The Beyond occupies a special spot in my heart for it's amazingly broad appeal. Despite it's long drawn out scenes of messy gore, many of my non-hardcore horror fan college friends grew to enjoy this flick. We'd call out lines from this like normal folk quote The Hangover. It's hard to really put a finger on the reason why this film in particular could endear such a retraction. It might be the intelligent story, which is so very different from contemporary American slashers. Maybe it was the odd ball quirkiness of some of the characterizations, since most of them where Italian and dubbed. If pressed to find an answer, I'd say that a good film, no matter how gruesome, is bound to rise above the (societally imposed) limits of it's genre. The Beyond is a great film and its enduring cult popularity if proof of that.
Grindhouse Releasing is currently working on a Blu-ray release, remastering it and including all the bells and whistles. For my money though, the home market high water mark is held by Arrow Video with their 2011 release. Weighing in almost three quarters of a pound, this region free Blu-ray goes so far above and beyond that it's a massive blow for it to be out of print. Boasting a 32 page booklet, 4 reversible covers, multiple commentaries, an entire second disc of special features, and a reversible poster, this is a hard set to top. Score it on EBay if you can, you won't be sorry.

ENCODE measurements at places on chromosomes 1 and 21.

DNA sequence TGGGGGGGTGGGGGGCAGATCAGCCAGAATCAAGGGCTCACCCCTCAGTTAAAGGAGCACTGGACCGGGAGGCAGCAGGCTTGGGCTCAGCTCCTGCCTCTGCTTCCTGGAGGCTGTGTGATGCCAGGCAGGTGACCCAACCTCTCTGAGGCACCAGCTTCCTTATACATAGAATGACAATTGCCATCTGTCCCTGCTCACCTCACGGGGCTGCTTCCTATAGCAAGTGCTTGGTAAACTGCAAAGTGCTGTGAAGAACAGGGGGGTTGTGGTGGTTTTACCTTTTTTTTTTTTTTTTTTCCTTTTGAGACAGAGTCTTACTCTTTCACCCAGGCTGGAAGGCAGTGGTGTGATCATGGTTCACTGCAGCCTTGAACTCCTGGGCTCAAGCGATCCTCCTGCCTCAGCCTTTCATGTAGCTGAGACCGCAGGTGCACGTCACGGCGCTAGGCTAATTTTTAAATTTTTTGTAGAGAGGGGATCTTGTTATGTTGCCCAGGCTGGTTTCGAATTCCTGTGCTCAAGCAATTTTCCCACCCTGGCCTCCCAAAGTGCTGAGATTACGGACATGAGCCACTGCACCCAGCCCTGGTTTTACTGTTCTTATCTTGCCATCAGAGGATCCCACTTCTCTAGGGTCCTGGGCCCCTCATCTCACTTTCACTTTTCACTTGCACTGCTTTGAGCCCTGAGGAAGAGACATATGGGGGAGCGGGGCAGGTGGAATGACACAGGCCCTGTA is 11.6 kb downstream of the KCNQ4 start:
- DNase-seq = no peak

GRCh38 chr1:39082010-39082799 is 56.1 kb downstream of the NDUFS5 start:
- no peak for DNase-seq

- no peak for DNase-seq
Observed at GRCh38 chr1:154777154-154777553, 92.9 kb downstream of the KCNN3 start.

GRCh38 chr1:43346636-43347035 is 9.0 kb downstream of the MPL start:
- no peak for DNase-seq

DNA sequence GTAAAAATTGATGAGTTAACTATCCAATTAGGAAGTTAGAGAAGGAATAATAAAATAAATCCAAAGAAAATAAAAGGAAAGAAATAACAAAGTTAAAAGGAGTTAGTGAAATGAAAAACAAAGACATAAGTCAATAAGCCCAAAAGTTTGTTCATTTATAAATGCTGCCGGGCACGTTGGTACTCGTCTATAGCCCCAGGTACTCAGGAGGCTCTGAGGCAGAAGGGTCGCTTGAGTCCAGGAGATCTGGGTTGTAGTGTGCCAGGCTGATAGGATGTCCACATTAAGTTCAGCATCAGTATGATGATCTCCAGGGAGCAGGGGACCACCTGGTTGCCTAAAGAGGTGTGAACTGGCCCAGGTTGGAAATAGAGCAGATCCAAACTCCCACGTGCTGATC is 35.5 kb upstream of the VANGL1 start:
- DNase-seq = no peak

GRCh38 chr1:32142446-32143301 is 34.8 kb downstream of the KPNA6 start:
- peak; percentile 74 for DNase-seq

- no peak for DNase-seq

If you simply can't get enough horror happenings here on Mania, might I humbly suggest checking out Tuesday Terrors? It's got all the shocking news to keep you current (and possibly help you survive until the credits roll).
Chuck Francisco is a columnist and critic for Mania, writing Saturday's Shock-O-Rama, the weekly look into classic cult, horror and sci-fi. He is a co-curator of several repertoire film series at the world famousColonial Theatre in Phoenixville, PA. You can hear him drop nerd knowledge on weekly podcast You've Got Geek or think him a fool of a Took on Twitter.